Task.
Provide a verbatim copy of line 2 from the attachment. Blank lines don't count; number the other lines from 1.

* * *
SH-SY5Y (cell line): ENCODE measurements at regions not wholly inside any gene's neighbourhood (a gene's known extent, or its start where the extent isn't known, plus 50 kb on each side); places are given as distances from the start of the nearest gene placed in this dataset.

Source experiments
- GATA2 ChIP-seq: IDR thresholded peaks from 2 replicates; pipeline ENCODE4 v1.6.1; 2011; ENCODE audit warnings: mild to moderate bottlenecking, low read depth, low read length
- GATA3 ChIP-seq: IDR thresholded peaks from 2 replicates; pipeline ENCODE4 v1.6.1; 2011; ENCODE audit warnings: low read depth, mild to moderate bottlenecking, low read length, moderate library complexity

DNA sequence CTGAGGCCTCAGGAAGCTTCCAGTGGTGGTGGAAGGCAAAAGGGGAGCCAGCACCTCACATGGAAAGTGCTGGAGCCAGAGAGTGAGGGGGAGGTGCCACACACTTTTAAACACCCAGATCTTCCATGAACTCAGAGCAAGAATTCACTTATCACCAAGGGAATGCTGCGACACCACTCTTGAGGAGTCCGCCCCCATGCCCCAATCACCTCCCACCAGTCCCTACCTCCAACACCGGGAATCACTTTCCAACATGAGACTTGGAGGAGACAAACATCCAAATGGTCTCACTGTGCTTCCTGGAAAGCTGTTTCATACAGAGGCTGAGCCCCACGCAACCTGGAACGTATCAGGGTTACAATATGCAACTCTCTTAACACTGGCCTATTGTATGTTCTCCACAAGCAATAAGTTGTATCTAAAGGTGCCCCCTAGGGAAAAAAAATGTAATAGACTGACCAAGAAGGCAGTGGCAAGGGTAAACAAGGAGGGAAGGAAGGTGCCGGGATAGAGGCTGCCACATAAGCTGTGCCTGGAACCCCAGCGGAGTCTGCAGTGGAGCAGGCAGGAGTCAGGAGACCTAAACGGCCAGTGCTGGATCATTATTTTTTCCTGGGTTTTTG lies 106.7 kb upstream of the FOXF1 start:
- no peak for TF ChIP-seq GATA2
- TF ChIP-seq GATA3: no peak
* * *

Source experiments